Difunta Correa: the Most Popular Saint in Argentina

Despite the fact that Difunta Correa is not recognised as a saint by the Catholic Church, she is worshipped and included in prayers by millions of people. Her legend originates in Argentina, yet nowadays she is revered in parts of Chile and Uruguay as well. Of course, Chile also played a small part in her becoming so famous – more about that later.

One of the typical Difunta Correa shrines next to a road (this shows only a third of the entire pile of bottles).

One of the typical Difunta Correa shrines next to a road (this shows only a third of the entire pile of bottles).

If you have ever travelled by road in Argentina you will have noticed clusters of hundreds, or often thousands, of drink bottles, small and large, right next to roads. As an ignorant Westerner one might first think these are trash mountains – until you notice a shrine hiding among them. On closer inspection, you will discover that all the bottles are filled with water, and then you start wondering what this is all about.

These are shrines devoted to the famous Difunta Correa; famous at least in Argentina. It all began when some shepherds (or mule drivers, depending source), noticed birds of prey circling over a particular spot in the desert in the San Juan province of West Argentina. When they went to investigate they found the corpse of a woman under a Carob tree, who had obviously died of exhaustion and thirst. Miraculously, lying on top of her was a baby boy, still alive, suckling from her breast.

The tales are a little vague, but this seems to have happened some time between 1835 and 1850.

The legend, part myth – part fact, describes how her husband, Clemente Bustos, was forcibly recruited to fight for one side in a civil conflict, and taken to La Rioja. His wife was known as María Antonia Deolinda Correa. Her yearning for her husband grew stronger with every day they were separated until she decided to follow the track of the mercenaries who had abducted her husband.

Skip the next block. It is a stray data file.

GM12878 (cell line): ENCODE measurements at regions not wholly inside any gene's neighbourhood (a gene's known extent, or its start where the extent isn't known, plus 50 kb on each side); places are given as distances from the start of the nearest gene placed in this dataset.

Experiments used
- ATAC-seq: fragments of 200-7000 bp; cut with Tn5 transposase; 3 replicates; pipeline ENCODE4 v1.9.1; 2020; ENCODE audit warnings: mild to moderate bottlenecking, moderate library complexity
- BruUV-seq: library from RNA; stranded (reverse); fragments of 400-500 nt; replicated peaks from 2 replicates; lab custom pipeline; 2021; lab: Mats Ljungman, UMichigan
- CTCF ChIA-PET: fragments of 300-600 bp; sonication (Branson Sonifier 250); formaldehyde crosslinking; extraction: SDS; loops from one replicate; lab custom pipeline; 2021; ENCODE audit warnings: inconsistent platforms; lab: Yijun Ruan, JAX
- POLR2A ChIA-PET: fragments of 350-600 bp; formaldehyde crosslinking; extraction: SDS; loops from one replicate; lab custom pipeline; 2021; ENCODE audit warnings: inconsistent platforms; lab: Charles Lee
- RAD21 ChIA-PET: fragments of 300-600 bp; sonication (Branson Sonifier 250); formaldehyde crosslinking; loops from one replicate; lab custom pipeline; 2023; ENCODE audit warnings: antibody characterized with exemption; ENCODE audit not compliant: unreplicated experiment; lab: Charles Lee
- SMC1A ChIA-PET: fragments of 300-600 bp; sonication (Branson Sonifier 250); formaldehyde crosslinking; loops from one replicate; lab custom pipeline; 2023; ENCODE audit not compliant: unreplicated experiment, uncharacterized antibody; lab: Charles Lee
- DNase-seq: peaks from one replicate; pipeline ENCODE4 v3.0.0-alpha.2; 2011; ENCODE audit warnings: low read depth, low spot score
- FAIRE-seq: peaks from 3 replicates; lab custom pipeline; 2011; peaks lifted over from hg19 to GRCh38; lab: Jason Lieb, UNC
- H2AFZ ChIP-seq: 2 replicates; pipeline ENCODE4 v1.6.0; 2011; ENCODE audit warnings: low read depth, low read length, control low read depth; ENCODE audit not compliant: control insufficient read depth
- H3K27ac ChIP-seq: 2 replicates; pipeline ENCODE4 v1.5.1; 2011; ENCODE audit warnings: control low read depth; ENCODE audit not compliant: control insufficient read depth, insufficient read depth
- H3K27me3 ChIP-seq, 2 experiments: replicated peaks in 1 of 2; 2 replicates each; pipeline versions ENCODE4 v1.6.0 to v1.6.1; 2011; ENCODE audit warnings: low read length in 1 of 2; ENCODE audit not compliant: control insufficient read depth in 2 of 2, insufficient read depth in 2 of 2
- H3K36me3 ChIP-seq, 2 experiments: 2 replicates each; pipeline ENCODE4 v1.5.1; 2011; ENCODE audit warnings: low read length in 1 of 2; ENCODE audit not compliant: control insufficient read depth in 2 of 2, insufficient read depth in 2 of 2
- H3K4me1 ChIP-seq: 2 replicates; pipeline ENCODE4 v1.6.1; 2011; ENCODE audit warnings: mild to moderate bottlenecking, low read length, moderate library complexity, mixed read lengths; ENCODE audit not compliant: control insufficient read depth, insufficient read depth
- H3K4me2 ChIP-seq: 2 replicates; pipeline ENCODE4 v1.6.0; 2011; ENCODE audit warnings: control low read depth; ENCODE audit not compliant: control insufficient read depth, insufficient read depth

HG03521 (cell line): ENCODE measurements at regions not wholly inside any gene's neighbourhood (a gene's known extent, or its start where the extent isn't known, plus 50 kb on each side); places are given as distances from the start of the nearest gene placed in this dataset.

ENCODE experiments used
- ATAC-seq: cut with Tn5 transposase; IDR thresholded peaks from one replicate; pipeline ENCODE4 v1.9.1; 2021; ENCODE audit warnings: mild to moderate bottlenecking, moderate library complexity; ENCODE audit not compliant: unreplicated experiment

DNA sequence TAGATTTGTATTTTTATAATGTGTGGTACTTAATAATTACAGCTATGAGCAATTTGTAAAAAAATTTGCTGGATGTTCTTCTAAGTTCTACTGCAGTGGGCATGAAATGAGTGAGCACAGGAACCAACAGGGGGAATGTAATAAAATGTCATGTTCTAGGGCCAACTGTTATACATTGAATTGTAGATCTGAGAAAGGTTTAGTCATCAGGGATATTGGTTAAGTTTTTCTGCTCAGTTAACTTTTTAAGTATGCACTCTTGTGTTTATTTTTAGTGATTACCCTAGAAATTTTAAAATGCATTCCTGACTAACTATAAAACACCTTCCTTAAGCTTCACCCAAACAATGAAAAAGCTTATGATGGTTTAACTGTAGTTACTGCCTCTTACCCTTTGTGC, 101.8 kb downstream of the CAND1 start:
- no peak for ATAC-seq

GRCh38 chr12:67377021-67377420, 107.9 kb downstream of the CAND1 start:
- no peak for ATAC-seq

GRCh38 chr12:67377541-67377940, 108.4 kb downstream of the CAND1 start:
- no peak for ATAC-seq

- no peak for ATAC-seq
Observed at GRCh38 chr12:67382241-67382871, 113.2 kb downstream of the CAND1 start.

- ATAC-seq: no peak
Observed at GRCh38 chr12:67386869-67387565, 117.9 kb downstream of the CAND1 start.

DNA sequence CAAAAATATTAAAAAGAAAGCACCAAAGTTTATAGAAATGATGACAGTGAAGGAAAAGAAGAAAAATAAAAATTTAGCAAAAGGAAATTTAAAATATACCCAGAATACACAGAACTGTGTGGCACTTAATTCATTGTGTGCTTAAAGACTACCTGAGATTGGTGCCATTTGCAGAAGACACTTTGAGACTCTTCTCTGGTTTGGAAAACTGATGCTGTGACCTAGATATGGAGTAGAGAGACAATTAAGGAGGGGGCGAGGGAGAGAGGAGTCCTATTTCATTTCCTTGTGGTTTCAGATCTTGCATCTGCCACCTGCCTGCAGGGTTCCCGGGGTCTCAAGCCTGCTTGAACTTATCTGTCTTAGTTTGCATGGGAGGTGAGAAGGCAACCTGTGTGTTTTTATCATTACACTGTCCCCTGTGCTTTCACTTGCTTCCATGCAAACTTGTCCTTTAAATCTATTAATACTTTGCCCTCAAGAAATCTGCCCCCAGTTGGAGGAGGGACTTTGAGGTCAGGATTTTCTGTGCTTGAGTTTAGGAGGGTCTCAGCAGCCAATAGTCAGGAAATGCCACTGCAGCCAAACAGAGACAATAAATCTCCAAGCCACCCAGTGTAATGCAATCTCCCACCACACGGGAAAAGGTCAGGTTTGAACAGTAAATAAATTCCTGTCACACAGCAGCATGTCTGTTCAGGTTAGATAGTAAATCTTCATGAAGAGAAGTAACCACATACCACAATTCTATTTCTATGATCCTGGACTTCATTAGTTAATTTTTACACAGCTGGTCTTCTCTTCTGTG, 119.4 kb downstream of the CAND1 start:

Ill-prepared, she walked through the inhospitable, scorching, dry country until she finally collapsed at the spot where the shepherds found her. Her body was laid to rest by these shepherds on top of a small hill near to where they found her, marked with a simple cross.

One of two Difunta Correa statues in the main sanctuary building.

One of two Difunta Correa statues in the main sanctuary building.

Her tale, and foremost the miraculous survival of her child, became some sort of local folklore. Although it would probably never have reached such widespread popularity if it hadn’t been for a second miracle occurring near the site of her grave.

Around 50 years later, a well known gaucho named Don Pedro Flavio Zeballos was driving his herd of over 500 cattle from eastern Argentina to Chile, in the hope of getting a better price on the other side of the Andes. On this long trek he spent one night near the grave site. During the night a fierce storm passed through, distressing and dispersing his animals.

Since he had heard the legend of Difunta Correa from another gaucho, he swore that if he could recover his herd and thus save his reputation as an outstandingly skilled gaucho, he would build a shrine on top of her grave. The next day, miraculously, he found all of his cattle very near Difunta’s grave. After a successful journey to Chile and the sale of his animals, he returned to fulfill his promise. He erected the first chapel right on top of the grave.